A solution to the seemingly intractable conflict in Syria could be for the United Nations to take control of the country as a “mandate territory”, according to one of Britain’s most respected diplomatic advisers.
The call for a new international consensus on Syria, involving the temporary transfer of legal control to the UN, is made in the Independent On Sunday by Gilbert Greenall, a former international relief adviser with decades of experience in Africa and the Middle East.
He warns that Syria’s situation is “simply unsustainable” and that “a return to a UN mandate territory”, similar to the League of Nations structure that governed the country from 1923 to 1945, should be considered urgently.
The idea of an accelerated role for the UN is understood to have been mooted in Whitehall.
Coming days after Parliament authorised an extension of air attacks against Isis into Syria, Dr Greenall’s suggestion that “a UN force” should be involved in returning Syria to normality has been met with both approval and hesitancy by leading politicians.
Lord Ashdown, the former Liberal Democrat leader who worked as a peace advocate in Bosnia and Herzegovina, and for the UN in Afghanistan, said: “We need our maximum imagination to think outside the box on how we resolve the instability of Syria. This is one idea that needs to be considered.”
However, he foresaw difficulty setting up an international force to police the mandate territory: “It is self-evident that no Western force could or should do this, because they could be seen as the enemy.” But he said that if the UN-approved force was “Arab and effective, then that might be a different story”.
With Labour split over Syria and Tory rebels still demanding a clearer picture about the Government’s long-term objectives, Dr Greenall’s solution might be considered idealistic rather than pragmatic.
The Labour MP and former soldier Dan Jarvis, who voted to extend bombing into Syria, said: “The notion of a UN-mandate territory is worthy of consideration. One of the lessons from Afghanistan is that it is possible to bring together disparate groupings into a cohesive force. We saw this with the ANA [Afghan National Army] and, to a lesser extent, the ANP [National Police]. There may well be a role for the UN in facilitating this process by supporting indigenous forces in a training and mentoring role.”
David Davis, the former shadow home secretary, who voted against air strikes on Isis in Syria, was hesitant about UN involvement. He told The IoS: “You need a mandate which is respected by the inhabitants of the country, so you probably need some sort of protectorate with perhaps Iranian and Saudi guarantors, both a Shia and a Sunni element, with back-up guarantors in the shape of the US and Russia or China.”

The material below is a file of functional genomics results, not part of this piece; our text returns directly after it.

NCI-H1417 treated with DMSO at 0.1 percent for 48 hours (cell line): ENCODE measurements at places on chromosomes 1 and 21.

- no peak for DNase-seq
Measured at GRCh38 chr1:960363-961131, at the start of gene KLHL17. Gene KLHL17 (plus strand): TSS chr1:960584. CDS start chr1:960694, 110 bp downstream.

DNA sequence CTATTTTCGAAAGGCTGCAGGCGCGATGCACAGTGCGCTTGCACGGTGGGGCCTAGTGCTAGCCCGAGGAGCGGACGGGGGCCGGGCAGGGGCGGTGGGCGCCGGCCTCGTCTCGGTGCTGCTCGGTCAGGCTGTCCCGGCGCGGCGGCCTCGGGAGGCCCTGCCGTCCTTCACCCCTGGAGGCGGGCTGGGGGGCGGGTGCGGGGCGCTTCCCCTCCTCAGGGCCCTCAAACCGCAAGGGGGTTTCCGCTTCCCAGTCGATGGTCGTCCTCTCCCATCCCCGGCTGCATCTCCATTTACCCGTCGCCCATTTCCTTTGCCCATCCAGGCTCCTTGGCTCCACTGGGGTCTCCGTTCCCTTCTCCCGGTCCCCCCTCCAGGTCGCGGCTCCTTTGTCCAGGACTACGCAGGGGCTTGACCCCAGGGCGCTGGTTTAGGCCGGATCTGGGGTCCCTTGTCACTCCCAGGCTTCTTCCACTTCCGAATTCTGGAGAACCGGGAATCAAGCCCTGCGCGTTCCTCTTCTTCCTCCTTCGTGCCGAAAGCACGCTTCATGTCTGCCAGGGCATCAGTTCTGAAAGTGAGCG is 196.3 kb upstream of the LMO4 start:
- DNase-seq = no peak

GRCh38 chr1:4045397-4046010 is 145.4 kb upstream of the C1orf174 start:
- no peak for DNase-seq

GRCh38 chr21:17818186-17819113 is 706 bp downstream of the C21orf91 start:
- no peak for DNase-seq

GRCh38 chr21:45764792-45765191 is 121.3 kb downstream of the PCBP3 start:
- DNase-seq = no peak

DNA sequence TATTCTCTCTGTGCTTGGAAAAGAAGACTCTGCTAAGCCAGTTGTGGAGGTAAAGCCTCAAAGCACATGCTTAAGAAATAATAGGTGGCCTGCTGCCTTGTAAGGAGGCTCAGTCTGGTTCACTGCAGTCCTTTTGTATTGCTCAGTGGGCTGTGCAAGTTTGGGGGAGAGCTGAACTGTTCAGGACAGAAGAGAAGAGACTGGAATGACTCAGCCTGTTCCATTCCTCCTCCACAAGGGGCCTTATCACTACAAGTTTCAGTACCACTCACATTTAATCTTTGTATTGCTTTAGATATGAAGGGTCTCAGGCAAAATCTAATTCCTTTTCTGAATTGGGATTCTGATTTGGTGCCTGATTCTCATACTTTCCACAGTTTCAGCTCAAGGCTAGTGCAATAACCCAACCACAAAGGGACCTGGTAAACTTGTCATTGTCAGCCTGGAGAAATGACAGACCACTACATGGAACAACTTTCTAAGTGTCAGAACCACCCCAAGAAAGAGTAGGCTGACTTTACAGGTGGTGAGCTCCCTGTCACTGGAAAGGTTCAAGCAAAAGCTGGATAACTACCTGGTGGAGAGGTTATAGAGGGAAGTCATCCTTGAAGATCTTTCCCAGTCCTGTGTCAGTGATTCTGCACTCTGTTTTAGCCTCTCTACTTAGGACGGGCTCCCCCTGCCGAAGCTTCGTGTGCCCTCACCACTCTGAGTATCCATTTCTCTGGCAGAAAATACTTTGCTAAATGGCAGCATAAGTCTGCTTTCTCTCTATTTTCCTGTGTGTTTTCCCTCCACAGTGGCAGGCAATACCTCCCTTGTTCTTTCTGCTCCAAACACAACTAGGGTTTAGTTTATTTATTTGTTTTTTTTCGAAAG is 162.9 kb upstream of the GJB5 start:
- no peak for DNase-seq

He said the points raised by Dr Greenall were important, adding: “It is vital that we start thinking about this now. We should at least have an idea of what the endgame [in Syria] will look like, or how do you know what you are fighting for?”
Former foreign secretary Sir Malcolm Rifkind praised Dr Greenall, but warned of difficulties. He said: “First, you would have to get consensus among the great powers, particularly Russia and America, and Europe, that this is right. I do not see this as being an unsolvable problem.”
Sir Malcolm said that because the UN would not be deployed as a fighting army, “a political deal of some sort would need to come first”. He suggested a “Syrian government of national unity, as a transition, but under a UN mandate in order to give it extra legitimacy and authority”.
“If you got to that stage, then you might get not peacemakers but peacekeepers. Perhaps some international force, mainly Arab or Muslim. All of this is theoretically possible, but it is one helluva long shot,” he added.
Paul Rogers, professor of peace studies at the University of Bradford, said Dr Greenall’s call for UN involvement would have been easier to judge if the UN had an emergency peace service to order into Syria.
“This is exactly the sort of occasion where, if you had a highly professional UN standing force, drawing on a number of countries, it could be used,” he said. “A force capable of handling an Ebola crisis, right through to people who would go in and be used in an emergency peace-enforcing role. We don’t have it – and, without such a UN force, this very good idea will be extremely difficult to implement.”
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